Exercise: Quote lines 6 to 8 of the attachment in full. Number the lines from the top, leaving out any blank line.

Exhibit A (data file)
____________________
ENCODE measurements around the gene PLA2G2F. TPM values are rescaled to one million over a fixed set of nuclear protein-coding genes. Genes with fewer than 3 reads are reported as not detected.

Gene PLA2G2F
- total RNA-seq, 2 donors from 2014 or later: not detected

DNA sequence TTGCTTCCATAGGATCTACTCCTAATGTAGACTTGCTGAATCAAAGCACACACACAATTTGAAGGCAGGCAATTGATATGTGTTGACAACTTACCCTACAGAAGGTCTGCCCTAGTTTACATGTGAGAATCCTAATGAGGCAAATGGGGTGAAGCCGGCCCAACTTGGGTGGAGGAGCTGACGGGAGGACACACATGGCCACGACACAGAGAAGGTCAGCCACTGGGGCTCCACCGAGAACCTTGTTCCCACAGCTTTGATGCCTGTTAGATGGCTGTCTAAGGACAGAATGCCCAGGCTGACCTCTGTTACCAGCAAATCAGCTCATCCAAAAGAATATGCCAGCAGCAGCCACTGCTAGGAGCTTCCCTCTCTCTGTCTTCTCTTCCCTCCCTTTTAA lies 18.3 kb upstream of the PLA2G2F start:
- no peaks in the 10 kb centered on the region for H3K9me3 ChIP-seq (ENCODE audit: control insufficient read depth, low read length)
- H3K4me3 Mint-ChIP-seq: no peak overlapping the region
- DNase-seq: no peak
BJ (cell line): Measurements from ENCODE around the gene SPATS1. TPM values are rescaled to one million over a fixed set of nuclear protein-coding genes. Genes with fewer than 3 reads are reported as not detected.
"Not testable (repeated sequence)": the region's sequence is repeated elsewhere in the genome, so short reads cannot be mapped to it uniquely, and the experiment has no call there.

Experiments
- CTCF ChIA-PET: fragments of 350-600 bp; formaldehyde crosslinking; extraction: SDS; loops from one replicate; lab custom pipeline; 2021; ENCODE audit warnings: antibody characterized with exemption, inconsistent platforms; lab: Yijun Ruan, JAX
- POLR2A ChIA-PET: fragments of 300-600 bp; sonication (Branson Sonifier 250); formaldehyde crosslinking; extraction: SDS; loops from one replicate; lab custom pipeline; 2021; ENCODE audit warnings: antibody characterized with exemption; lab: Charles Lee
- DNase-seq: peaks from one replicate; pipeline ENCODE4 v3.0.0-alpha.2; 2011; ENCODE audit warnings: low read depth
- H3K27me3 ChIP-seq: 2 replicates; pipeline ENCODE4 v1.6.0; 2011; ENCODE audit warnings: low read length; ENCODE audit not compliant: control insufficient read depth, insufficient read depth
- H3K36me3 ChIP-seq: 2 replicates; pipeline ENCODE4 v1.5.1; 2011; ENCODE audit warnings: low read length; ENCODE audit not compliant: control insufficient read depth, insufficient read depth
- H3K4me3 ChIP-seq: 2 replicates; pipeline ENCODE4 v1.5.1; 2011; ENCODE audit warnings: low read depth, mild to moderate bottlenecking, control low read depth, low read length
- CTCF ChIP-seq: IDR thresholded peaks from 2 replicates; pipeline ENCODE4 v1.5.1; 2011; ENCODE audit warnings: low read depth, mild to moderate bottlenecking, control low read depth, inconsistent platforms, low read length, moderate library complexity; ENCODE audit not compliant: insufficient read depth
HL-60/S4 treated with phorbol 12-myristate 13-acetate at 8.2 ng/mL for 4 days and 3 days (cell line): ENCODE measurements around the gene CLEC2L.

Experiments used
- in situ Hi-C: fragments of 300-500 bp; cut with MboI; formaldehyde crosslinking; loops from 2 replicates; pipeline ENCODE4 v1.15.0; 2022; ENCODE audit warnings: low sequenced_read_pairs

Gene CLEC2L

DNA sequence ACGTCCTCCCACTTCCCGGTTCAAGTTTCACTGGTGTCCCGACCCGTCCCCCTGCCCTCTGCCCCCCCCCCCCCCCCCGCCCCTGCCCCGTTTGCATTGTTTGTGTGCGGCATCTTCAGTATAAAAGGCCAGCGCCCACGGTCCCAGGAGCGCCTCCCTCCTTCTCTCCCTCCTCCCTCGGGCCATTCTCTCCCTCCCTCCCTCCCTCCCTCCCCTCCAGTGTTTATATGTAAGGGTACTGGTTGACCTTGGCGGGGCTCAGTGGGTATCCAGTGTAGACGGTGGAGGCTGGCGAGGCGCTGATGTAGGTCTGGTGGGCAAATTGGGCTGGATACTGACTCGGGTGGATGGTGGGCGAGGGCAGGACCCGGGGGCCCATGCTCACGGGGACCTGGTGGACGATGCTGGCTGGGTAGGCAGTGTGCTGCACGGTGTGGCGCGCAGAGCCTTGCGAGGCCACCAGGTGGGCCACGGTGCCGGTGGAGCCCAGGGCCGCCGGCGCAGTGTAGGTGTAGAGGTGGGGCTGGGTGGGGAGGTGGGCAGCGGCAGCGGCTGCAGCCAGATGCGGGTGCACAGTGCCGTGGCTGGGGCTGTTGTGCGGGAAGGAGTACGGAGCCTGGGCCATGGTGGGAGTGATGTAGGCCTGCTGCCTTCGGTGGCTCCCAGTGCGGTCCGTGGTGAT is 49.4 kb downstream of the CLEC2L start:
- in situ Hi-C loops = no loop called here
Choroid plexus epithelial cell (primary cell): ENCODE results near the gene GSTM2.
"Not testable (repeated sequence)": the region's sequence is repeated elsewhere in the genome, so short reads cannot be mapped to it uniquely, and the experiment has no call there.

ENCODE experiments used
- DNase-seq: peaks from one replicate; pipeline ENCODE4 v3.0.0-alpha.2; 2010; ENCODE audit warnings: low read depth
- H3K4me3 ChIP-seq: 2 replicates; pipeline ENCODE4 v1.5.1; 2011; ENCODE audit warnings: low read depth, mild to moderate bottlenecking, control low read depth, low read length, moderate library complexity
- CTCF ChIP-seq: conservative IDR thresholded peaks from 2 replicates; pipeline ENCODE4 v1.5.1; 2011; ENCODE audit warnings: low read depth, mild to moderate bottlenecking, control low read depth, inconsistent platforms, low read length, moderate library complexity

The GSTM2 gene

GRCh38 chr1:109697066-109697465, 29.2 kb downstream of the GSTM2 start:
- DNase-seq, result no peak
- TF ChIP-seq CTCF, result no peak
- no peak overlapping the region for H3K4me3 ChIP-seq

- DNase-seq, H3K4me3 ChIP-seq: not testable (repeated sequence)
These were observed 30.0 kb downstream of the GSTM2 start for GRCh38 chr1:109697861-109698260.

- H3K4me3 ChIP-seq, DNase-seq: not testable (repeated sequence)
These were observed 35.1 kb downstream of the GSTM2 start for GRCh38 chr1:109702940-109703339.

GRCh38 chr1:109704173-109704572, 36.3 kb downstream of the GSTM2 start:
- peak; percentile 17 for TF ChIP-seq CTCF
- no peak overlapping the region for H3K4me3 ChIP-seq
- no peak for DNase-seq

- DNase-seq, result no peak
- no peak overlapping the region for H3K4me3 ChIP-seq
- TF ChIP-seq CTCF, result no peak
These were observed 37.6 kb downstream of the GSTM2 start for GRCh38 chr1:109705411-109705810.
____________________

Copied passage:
- H3K4me3 Mint-ChIP-seq: no peak overlapping the region
- DNase-seq: no peak
BJ (cell line): Measurements from ENCODE around the gene SPATS1. TPM values are rescaled to one million over a fixed set of nuclear protein-coding genes. Genes with fewer than 3 reads are reported as not detected.